Author ORCID Identifier

Date of Award


Degree Type

Capstone Project

Degree Name

Doctor of Occupational Therapy (OTD)


Occupational Therapy

First Advisor

Jon Thompson

Second Advisor

Emily Buchman


Title: Globalizing Occupational Therapy: Bridging Gaps in Community-Based Care of the Dominican Republic Through Digital Education in Therapeutic Interventions

Author: Laura Hildreth

Background: Stroke is the second leading cause of death and third leading cause of disability worldwide. Disability from stroke is especially found in low-resource settings where access to rehabilitation therapy services is limited. This paper presents the development of the Stroke Stride Rehab Program which is an evidence-based program aimed to improve stroke rehabilitation outcomes in rural and remote communities, specifically in Puerto Plata, Dominican Republic.

Methods: The development of Stroke Stride Rehab included a detailed and comprehensive needs assessment including a literature review and stakeholder consultations to identify key gaps and challenges in stroke rehabilitation. Using evidence-based practices, technology access, and input from key stakeholders, the program was created to educate OTs, PTs, and other allied health care professionals on OT rehabilitation techniques for stroke survivors and provide resources to share with stroke survivors.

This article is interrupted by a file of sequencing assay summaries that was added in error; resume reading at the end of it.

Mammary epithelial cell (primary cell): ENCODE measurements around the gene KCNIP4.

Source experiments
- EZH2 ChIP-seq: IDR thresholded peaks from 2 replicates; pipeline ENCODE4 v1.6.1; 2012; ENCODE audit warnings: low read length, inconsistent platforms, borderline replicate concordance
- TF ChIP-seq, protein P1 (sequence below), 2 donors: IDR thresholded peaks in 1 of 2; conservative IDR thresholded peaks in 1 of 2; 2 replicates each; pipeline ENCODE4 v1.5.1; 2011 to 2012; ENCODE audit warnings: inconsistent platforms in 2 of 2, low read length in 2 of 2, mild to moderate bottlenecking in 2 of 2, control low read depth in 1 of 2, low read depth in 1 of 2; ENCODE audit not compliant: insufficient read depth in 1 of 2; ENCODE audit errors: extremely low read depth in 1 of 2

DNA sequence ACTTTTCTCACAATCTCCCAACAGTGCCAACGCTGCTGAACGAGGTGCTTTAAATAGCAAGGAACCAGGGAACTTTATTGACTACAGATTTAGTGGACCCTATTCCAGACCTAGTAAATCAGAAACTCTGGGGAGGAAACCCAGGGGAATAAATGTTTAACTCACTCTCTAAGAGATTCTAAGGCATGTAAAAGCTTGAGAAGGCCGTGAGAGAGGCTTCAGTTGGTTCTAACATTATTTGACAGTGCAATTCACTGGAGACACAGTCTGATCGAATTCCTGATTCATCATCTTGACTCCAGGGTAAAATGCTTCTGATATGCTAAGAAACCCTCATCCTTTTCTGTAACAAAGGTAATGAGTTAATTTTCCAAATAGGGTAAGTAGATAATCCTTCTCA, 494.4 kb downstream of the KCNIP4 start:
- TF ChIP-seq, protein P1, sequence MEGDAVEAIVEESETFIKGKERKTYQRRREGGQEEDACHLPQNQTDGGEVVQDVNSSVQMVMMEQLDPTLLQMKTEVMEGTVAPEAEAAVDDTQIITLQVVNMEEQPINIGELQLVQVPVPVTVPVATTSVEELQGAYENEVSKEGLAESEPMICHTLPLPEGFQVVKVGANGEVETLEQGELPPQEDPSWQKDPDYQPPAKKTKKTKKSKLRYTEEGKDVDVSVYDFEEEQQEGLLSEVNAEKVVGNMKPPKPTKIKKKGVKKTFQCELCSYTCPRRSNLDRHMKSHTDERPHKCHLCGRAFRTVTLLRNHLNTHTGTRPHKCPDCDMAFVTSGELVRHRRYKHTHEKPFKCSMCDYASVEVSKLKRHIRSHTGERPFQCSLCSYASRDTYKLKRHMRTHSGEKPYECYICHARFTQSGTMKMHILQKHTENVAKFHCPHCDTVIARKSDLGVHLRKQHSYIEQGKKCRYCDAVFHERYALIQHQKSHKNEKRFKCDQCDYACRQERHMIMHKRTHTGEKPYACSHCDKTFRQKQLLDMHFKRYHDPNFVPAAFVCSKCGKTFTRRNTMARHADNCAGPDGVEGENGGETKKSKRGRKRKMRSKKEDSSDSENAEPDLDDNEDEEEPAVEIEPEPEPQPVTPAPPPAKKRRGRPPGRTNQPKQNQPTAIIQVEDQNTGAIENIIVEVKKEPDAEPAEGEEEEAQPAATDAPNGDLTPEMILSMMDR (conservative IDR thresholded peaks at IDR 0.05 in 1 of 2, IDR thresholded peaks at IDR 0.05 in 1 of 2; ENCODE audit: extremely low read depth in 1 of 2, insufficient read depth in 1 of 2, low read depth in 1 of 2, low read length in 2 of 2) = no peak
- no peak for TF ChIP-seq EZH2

Results: The Stroke Stride Rehab program integrates video-based interventions and activities, QR technology, and capacity-building by providing resources to local Occupational Therapists, Physical Therapists, and other allied health professionals. The program aims to empower healthcare professionals and improve adherence to therapy exercises and activities among stroke survivors by emphasizing repetition, regularity, and cultural competence of resources provided through utilizing video-based resources.

Discussion: The Stroke Stride Rehab program aims to improve stroke rehabilitation outcomes in rural communities using technology and community partnerships. Key challenges including ongoing training for healthcare professionals and equitable access to technology must be continually addressed for the program to remain sustainable. Future research should focus on evaluating the program’s effectiveness and research additional technology innovations that may be utilized to increase access to stroke rehabilitation therapy services.

Conclusion: Stroke Stride Rehab exemplifies a collaborative effort to address complex challenges endured by stroke survivors in rural communities. Through integrating evidence-based practices, stakeholder input, and technology resources, the program has the potential to create a meaningful impact on the quality of life for stroke survivors and serve as a model for innovative stroke rehabilitation practices in settings with limited resource access worldwide.

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